As alleged, Tenet then paid Clinica to refer those women to Tenet hospitals.  Such payments or kickbacks are illegal.  The lawsuit alleges that the payments to Clinica were disguised as payments for interpreter services.  Tenet then submitted claims to Medicaid for services provided to these patients.  Specific cases cited as examples in the lawsuit cover the period from 2004 through 2012.

As explained in the lawsuit, undocumented aliens are not eligible for regular Medicaid coverage, but Medicaid does provide emergency medical assistance, and childbirth is considered an emergency condition under the Medicaid program.  As alleged, the increased volume of low-income patients, generated by the kickbacks, then triggered additional federal funds, paid to hospitals serving a large number of low-income patients.

Apart from any new allegations that pop up, Bush will also have to deal with Tenet’s affection for Obamacare.  Tenet is headquartered in Dallas, Texas, where the Dallas Business Journal (5/6/14) ran this headline: “Obamacare a boon to Tenet Healthcare, CEO Trevor Fetter says.”  Just before the midterms, the same CEO said he does not expect Obamacare to be repealed, regardless of the outcome of the elections, and that to do so would be “self-destructive” (Dallas Business Journal, 11/4/14).  Sitting on the board of a company benefiting from and defending Obamacare will not endear Bush to Republican primary voters.

Perhaps Bush has a prepared list of things he did as governor to rein in this rogue company.  (The State of Florida did file a civil racketeering suit against Tenet in 2005, but that came from then Attorney General Charlie Crist, not Bush.)  And perhaps Bush has a list of actions he took on Tenet’s board to reform the company.  But regardless, with Tenet, Bush is dragging a land mine behind him as he prepares to enter the presidential campaign.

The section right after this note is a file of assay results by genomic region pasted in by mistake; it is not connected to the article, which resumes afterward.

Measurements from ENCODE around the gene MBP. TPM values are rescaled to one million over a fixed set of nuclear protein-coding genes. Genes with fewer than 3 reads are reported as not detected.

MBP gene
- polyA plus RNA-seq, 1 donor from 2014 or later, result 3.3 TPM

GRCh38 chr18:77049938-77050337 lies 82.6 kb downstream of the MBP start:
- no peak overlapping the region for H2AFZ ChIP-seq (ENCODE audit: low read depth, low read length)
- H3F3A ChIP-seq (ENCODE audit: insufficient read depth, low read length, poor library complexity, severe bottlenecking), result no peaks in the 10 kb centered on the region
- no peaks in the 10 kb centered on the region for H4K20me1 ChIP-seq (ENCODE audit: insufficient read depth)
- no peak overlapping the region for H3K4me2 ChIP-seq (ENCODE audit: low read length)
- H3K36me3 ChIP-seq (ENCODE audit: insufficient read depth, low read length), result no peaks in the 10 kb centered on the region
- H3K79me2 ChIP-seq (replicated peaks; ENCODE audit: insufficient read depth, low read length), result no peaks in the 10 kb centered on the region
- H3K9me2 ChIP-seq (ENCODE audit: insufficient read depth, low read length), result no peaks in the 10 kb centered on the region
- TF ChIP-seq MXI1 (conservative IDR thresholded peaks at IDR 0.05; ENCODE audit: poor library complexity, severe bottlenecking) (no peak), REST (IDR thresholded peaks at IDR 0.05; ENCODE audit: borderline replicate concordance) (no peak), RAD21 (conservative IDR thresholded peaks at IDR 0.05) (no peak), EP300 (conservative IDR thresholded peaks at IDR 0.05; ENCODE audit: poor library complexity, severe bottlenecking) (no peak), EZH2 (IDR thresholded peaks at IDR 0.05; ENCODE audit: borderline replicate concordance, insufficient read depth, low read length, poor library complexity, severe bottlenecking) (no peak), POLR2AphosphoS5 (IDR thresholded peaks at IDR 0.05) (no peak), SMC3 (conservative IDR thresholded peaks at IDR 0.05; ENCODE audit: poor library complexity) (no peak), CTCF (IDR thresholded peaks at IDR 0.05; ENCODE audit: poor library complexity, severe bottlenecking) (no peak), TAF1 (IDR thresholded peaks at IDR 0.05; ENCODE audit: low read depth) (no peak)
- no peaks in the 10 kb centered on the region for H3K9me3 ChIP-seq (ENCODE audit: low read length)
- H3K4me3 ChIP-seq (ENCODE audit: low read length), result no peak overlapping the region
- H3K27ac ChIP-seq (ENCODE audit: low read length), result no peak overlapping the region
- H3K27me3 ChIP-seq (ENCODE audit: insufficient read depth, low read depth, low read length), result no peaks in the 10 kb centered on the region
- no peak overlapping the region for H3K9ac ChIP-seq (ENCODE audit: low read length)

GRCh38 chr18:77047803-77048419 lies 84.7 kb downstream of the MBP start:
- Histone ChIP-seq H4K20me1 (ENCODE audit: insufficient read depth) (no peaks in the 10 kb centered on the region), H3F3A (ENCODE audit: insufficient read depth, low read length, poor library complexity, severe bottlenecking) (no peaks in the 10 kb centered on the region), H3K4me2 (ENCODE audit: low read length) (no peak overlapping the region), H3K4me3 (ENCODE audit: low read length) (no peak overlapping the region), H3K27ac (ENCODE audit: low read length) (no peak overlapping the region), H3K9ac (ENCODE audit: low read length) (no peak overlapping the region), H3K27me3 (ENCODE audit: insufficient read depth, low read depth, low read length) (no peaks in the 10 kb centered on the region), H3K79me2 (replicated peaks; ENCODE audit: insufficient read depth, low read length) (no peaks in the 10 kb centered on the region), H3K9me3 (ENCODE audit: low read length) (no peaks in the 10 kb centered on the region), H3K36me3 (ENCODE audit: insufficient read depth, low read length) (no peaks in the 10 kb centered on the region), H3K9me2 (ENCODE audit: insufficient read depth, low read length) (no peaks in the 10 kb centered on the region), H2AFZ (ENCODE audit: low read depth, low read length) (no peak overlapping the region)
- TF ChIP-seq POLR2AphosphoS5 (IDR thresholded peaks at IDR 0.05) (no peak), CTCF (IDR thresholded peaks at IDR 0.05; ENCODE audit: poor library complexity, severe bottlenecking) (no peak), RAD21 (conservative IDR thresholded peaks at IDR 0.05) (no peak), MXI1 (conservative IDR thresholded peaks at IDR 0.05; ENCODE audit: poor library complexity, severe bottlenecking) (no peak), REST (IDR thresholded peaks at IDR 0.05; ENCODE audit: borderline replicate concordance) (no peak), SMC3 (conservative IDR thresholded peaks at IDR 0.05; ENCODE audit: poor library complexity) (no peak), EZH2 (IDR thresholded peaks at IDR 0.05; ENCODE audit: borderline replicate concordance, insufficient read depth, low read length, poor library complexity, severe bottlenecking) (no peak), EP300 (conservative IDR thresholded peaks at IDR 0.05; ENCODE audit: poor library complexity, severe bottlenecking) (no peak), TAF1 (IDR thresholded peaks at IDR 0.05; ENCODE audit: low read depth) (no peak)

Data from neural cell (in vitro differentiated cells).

Jeb Bush left the Florida governor’s office in January of 2007, after eight years of service.  Three months later, he joined the board of a hospital company that had been pillaging government health programs and abusing patients, in Florida and around the country, for most of the years he sat in the governor’s office.

Apart from a very generous compensation package, why did Bush sign on with such a tarnished company?  And will whatever explanation he now offers hold up under the microscope of a presidential campaign?

Tenet Healthcare Corp. is a national for-profit hospital company with a sordid history.  In the middle 1990s, operating under a previous name, the company pled guilty to seven federal felonies, paid a record fine for health care fraud and kickbacks, and was placed under special government scrutiny for five years (in what is called a Corporate Integrity Agreement).  That deal was arranged by Eric Holder, then U.S. attorney for the District of Columbia, and by Charles Ruff, representing the company and later to become President Bill Clinton’s White House counsel.

As soon as that five-year review ended, the same company, now operating as Tenet Healthcare, launched a program to increase profits by gouging Medicare.  It took a while for everyone to catch on to the new schemes, but starting in 2002 and running on into 2007, the company faced allegations of fraud, Medicare false claims, patient abuse, overcharging federal health care programs, kickback violations, falsely inflating hospital charges, unnecessary heart operations, unnecessary patient deaths, and SEC violations.  Again, the company bought its way out of these charges, paying around $1.7 billion to settle government investigations, government lawsuits, and private lawsuits.  And the government signed Tenet up for another five years of special scrutiny, another Corporate Integrity Agreement.